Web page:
A Look Back for a Company With no Future, by Eric Peters

Once upon a time General Motors was a great company. From Eric Peters at ericpetersatos.com:

For the second year in a row, GM is selling nostalgia about the cars it used to make and hoping that will translate into sales of the cars it makes now.

Last year, there was “Holiday Ride” – about an old widower and his also-old car, a ’66 Impala SS. This year, it’s “Mrs. Hayes” – about an old widow and her even-older car, a ’57 Chevy Nomad. GM hasn’t made cars like either – stylish, with big V8s under their hoods – in decades. But GM knows people remember those cars, as they don’t the forgettable appliances GM has been making for the past several decades.

Try to imagine “Holiday Ride” or “Mrs. Hayes” with a 1995 Chevy Lumina – or a 2022 Malibu.

GM knows what isn’t selling.

As contrasted with what did, when GM was still making cars people wanted. Mark the italics. Cars that people connected with emotionally. Cars that made them feel happy or excited or . . . something. GM used to make legions of cars like that. People not only remember, they hold onto them. Care for them. Restore them, lovingly and painstakingly.

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2 responses to “A Look Back for a Company With no Future, by Eric Peters

  1. This article resonated with me. Now in my 79th year, I remember the beautiful and “exciting” cars I have chosen along my journey. My 61 Pontiac Catalina convertible; 61 Pontiac Bonneville hardtop; 1964 “409” Impala; 1968 Dodge Charger; or my 1970 Buick GS 455 4-speed.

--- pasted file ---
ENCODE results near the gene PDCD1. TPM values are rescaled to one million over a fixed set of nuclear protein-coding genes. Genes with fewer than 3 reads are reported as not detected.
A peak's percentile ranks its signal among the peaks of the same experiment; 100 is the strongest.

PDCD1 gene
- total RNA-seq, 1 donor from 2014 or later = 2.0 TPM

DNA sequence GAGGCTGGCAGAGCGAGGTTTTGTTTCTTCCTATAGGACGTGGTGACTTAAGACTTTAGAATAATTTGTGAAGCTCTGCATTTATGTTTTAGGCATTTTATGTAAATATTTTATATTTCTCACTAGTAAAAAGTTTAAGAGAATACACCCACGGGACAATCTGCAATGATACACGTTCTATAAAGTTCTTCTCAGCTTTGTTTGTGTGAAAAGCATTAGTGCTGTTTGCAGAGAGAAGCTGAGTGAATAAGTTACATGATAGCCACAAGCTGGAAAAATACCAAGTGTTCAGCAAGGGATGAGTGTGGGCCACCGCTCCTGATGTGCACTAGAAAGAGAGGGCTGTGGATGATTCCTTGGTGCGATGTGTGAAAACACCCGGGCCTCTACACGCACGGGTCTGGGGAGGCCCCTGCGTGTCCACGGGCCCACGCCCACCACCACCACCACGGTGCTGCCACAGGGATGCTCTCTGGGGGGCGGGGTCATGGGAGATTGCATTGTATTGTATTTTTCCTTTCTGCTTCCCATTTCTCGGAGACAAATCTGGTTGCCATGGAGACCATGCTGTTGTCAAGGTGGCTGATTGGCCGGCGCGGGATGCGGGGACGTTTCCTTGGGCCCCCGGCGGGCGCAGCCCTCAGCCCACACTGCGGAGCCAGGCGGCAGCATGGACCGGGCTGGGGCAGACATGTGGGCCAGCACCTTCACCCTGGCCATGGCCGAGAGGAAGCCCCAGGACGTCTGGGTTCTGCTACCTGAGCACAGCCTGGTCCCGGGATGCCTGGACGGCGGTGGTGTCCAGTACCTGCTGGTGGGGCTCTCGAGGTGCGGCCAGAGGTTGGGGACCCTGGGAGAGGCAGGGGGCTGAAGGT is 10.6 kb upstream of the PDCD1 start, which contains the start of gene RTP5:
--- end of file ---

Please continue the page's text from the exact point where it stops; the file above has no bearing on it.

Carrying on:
Each of these reflected how I wanted to travel from “A” to “B” – and back! Whether it was a trip on the wide-open road, back and forth to work, or 1/4 mile at a time in exhilaration, they reflected my sense of life and “who” I thought myself to be!

    Now, all but Toyota, have been “motivated” to drink the Hemlock. As their production of “electrical Hemlock” increases, their sales of it/them will not generate the ROI of which they fantasize. They will then turn to the source of their demise for “help” in staving it off.

    Rand’s “sanction of the victim” will continue, in a last desperate attempt to avoid the inevitable, be on full display. As John Galt admonished, “brother you asked for it!”


  2. The pension company Government Motors isn’t backed by a printing press or rated too big to fail.
    I was done with them during the first two terms of Hussein the Immaculate.
    Family still loves the 1960’s Camaro and Chevelle line with a cousin gifting his sons these vehicles upon graduation.


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